From Eau de Cologne to Rat Poison: Kempthorne Prosser and Co.’s New Zealand Drug Company Limited, 1869-1918.
Wilson, Simon Shield
The first pharmacies opened in New Zealand in the late 1840s and early 1850s. These pioneering pharmacists mixed most of the medicines sold in their shops themselves. There were however, a number of finished products and raw ingredients which had to be imported. These products were sold to New Zealand pharmacists by British firms that specialised in colonial trade. These firms ensured that New Zealand pharmacists could acquire anything they needed. However, the length of time it took for goods to arrive in the colony made this solution far from perfect. This thesis examines the first forty nine years of the history of ‘Kempthorne Prosser and Co.’s New Zealand Drug Company Limited’ a New Zealand company which developed as a solution to this problem of distance. Using a range of sources including the first New Zealand pharmaceutical journal Sharland’s Trade Journal, and ‘Kempthorne and Prosser’s’ own archives, this thesis explores the nature of the firm’s pharmaceutical business and the extent to which New Zealand developed its own pharmaceutical manufacturing industry. It argues that ‘Kempthorne and Prosser’s’ business was primarily that of an importer and wholesaler. Products were bought in bulk from overseas manufacturing firms and sold in small quantities to New Zealand retail pharmacists. The thesis further argues that ‘Kempthorne and Prosser’ played a leading role in New Zealand’s pharmaceutical manufacturing industry, but that this industry was small, never coming close to competing with the volume of products imported from overseas.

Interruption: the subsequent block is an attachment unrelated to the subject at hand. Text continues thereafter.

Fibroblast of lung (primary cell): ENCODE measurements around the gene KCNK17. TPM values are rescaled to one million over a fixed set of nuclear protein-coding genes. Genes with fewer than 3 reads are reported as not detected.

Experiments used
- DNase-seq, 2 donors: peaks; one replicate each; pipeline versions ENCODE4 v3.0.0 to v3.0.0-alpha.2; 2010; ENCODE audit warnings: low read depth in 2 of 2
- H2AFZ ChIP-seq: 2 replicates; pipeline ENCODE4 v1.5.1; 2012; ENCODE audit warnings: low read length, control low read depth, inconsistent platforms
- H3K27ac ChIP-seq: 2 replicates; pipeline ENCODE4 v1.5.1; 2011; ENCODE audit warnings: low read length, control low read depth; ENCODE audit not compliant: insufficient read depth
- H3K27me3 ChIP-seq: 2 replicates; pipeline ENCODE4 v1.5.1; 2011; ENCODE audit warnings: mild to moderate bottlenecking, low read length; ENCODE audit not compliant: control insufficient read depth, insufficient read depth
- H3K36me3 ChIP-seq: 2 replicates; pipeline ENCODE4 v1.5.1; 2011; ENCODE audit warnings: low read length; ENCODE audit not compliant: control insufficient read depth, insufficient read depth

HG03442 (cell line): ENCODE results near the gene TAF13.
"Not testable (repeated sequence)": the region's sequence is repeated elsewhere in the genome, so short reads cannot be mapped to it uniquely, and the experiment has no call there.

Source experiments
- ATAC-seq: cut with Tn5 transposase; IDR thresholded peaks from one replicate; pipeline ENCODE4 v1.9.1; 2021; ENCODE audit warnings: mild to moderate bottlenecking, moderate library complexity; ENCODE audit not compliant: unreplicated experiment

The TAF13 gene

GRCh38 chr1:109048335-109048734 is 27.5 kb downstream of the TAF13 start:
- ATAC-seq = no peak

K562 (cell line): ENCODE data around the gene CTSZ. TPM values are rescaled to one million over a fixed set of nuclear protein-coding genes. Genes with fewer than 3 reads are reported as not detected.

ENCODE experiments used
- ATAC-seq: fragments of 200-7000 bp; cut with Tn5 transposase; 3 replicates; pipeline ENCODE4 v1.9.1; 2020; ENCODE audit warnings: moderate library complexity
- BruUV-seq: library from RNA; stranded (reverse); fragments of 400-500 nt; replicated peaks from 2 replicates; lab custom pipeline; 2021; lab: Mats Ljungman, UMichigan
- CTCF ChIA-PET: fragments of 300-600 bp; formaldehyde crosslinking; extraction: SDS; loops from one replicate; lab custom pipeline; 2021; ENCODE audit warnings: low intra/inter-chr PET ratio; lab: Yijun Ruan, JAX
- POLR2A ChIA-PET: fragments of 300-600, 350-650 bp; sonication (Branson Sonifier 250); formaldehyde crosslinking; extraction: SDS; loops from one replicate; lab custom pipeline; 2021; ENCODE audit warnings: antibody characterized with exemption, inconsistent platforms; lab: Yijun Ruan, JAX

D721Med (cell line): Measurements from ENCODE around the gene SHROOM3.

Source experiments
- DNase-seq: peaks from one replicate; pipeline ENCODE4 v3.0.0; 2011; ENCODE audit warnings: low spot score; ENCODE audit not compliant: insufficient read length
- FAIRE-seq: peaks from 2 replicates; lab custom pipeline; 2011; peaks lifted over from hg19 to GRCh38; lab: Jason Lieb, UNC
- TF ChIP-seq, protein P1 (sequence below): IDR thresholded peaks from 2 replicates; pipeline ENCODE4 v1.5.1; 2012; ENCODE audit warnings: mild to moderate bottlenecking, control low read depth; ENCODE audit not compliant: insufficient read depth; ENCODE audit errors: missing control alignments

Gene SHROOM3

Advisor: Trapeznik, Alexander; Brooking, Tom
Degree Name: Master of Arts
Degree Discipline: History
Publisher: University of Otago
Keywords: Pharmacy; Manufacturing; Kempthorne; Prosser; Dunedin; Business; Pharmaceuticals
Research Type: Thesis